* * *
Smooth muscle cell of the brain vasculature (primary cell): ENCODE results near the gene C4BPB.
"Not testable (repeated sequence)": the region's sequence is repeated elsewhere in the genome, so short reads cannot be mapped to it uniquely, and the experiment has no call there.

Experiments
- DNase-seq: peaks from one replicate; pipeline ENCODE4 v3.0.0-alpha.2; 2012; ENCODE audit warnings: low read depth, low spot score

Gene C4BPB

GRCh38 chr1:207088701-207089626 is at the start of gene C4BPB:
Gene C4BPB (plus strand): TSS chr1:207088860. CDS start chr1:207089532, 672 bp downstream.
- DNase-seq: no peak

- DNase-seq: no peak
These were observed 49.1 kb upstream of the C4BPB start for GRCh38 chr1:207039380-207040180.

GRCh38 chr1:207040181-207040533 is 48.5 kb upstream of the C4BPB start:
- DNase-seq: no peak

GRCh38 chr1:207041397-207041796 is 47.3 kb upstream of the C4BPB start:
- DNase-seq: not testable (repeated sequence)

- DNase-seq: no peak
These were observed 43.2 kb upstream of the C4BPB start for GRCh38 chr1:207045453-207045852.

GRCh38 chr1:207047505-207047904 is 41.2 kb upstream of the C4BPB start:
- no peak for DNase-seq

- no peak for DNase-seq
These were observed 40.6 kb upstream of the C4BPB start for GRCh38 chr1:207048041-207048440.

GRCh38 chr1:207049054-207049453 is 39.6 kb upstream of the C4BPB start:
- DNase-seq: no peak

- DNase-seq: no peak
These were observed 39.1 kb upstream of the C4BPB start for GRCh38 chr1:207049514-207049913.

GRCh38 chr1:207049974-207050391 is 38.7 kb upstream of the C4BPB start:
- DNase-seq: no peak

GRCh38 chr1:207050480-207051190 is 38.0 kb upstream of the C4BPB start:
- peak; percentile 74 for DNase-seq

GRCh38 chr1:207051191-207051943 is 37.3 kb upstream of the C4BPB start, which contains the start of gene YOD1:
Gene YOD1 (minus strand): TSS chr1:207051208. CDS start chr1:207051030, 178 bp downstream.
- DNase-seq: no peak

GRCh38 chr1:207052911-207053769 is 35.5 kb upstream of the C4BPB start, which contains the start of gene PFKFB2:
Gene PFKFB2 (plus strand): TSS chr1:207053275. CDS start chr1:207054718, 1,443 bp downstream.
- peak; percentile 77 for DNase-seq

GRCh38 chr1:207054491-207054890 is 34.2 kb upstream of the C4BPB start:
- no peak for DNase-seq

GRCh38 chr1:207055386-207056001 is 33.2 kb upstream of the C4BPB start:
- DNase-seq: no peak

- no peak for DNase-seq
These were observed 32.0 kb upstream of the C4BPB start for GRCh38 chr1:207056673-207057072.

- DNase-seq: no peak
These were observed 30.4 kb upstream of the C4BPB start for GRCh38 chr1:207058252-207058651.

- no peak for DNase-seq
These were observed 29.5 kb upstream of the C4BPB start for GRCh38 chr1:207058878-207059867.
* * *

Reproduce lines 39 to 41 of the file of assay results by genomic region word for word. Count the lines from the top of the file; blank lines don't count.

- no peak for DNase-seq
These were observed 32.0 kb upstream of the C4BPB start for GRCh38 chr1:207056673-207057072.

- DNase-seq: no peak